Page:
Saying that a May 1, 2010, crash was “absolutely a real tragedy,” Lucas County Common Pleas Court Judge Frederick McDonald noted the bright futures of the two young women involved — one who recently completed her education and another who was never able to begin.
The judge today sentenced Veronica Trinidad, 26, to 18 months probation, including 30 days in work release and a three-year driver’s license suspension for her role in the 2010 crash that killed Erin Marious.
“The victim made an improper left-hand turn in front of Ms. Trinidad but of course, Ms. Trinidad was speeding,” he said. He noted that Ms. Marious was an 18-year-old woman with a “bright future” while Ms. Trinidad had no criminal record and was pursuing a career in health care.
Ms. Trinidad of 1160 Radcliffe Dr., pleaded no contest April 24 to vehicular homicide, a first-degree misdemeanor.
Authorities said Ms. Trinidad was driving southwest on Broadway at high speed when she broadsided Ms. Marious’ vehicle. Ms. Marious, who lived a block away from Ms. Trinidad on Radcliffe, was turning left onto Broadway from a stop sign on Salem Street when her car was struck.
Authorities believe Ms. Trinidad was traveling at least 55 mph in a 35-mph zone when the cars collided. Because higher courts have ruled that proof of excessive speeding alone does not meet the legal definition of driving recklessly, the charge had been dropped from a felony during Ms. Trinidad’s plea hearing.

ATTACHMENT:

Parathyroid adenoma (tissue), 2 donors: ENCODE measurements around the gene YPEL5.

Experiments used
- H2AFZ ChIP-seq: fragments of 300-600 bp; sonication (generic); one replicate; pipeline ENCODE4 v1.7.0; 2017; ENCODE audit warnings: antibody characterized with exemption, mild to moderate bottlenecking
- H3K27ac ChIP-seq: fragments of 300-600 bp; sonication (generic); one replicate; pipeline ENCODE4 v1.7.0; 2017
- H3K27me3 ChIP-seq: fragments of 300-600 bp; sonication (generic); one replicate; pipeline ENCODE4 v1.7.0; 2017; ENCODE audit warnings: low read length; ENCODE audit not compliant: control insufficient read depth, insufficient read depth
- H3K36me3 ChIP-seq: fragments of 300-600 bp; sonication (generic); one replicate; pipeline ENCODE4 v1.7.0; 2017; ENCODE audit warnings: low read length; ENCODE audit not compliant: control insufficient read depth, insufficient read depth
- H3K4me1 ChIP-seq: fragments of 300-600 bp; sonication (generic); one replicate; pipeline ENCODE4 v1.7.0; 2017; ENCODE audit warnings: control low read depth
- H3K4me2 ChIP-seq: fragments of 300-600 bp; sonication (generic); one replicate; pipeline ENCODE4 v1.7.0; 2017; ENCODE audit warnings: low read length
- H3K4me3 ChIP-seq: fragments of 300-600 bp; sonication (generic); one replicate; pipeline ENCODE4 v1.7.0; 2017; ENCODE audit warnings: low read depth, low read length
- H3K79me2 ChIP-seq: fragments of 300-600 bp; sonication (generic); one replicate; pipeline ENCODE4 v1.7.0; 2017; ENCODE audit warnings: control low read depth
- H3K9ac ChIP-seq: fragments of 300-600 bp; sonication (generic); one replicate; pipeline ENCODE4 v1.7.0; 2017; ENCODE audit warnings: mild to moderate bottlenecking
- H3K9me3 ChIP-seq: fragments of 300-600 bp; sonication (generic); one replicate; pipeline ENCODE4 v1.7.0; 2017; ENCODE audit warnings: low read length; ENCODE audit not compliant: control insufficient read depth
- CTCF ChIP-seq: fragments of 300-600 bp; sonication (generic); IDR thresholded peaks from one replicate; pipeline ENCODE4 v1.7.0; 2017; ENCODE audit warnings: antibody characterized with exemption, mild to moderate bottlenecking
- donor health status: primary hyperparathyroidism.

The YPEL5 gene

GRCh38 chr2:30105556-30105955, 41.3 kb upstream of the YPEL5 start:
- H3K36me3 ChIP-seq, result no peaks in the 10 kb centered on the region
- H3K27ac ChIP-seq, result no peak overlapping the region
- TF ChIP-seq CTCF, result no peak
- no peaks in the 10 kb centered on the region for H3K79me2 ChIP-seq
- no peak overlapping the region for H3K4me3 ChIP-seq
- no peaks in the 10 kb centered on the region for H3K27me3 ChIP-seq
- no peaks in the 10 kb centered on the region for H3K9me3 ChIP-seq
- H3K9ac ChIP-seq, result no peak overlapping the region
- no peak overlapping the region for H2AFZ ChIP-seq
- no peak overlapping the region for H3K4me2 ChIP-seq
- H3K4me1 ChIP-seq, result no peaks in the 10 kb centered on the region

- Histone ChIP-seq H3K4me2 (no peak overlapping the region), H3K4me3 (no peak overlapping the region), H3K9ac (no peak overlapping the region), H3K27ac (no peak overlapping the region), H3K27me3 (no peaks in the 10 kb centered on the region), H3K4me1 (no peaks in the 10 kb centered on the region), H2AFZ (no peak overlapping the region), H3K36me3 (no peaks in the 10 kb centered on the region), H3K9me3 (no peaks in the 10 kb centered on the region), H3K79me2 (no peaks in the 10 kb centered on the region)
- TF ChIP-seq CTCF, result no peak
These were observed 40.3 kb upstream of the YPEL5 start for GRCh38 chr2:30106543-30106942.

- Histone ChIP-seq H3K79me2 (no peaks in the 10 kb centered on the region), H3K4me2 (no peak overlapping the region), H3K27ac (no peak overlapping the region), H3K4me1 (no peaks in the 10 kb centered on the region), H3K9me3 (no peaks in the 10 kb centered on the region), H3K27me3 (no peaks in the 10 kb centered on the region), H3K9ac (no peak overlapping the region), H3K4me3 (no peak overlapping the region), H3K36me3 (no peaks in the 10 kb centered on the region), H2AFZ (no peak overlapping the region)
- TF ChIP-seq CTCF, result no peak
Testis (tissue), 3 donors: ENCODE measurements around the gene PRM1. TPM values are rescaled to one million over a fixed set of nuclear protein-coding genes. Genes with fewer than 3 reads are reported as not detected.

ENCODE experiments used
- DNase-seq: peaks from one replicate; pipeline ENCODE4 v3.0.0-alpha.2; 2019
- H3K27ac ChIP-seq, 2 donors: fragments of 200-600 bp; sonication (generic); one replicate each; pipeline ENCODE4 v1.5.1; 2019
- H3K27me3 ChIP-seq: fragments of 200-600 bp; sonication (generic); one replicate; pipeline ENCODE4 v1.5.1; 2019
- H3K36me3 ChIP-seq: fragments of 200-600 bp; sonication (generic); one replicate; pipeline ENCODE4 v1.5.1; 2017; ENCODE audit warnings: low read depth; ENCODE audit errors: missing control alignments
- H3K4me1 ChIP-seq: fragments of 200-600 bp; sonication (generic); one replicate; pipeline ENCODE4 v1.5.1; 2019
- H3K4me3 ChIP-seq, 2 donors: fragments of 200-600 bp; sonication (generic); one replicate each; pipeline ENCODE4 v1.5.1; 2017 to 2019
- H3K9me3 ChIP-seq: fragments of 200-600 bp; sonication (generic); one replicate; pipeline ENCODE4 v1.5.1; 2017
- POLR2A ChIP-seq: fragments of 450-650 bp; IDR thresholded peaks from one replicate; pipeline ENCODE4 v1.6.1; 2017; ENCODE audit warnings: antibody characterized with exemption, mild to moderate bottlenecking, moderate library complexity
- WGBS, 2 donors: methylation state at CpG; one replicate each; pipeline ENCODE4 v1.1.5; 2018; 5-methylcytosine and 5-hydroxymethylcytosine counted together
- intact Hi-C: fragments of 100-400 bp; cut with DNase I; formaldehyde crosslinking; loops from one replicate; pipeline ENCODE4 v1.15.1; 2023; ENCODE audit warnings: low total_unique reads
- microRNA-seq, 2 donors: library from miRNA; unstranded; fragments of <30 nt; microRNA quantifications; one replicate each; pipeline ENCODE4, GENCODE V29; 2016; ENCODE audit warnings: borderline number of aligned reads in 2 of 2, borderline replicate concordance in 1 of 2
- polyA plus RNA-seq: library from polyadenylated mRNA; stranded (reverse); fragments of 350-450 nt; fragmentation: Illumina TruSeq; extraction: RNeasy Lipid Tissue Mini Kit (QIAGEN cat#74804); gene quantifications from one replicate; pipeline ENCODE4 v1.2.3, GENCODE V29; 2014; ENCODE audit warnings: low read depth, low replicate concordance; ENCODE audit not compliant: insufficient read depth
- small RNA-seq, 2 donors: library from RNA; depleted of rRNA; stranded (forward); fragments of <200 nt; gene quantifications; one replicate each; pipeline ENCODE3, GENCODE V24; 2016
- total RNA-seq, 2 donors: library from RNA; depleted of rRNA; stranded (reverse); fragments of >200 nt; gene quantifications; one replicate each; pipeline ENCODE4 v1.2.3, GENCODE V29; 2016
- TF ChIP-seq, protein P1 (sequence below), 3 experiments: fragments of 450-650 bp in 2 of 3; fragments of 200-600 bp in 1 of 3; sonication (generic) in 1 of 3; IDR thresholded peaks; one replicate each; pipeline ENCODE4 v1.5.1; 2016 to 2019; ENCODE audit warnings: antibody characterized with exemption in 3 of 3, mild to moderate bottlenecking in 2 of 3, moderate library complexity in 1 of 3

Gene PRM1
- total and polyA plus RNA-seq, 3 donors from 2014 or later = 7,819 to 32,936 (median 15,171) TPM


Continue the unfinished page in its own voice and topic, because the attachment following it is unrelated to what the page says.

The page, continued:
Ms. Marious, 18, died May 7, 2010, in Toledo Hospital as a result of injuries she suffered in the crash six days earlier.
In a letter read to the judge by her best friend, Jacqueline Waters shared her experiences of the pain of losing her daughter. She noted that Ms. Marious was planning to attend Bowling Green State University with dreams of becoming an accountant and she asked the judge not to think of her daughter as simply a name on a piece of paper but instead for the vivacious young woman she was.
“People say time heals all wounds. No it doesn’t,” the letter said. “My baby is gone and she can never be replaced.”
A tearful Ms. Trinidad did not say anything in court. Her attorney, Martin McMannus, noted that Ms. Trinidad had lived with the results of the crash for nearly two years before she faced criminal charges.
“Veronica since that time has been in her own little prison,” he said, adding that she is “very remorseful” for her role in the crash.
Contact Erica Blake at: firstname.lastname@example.org or 419-213-2134.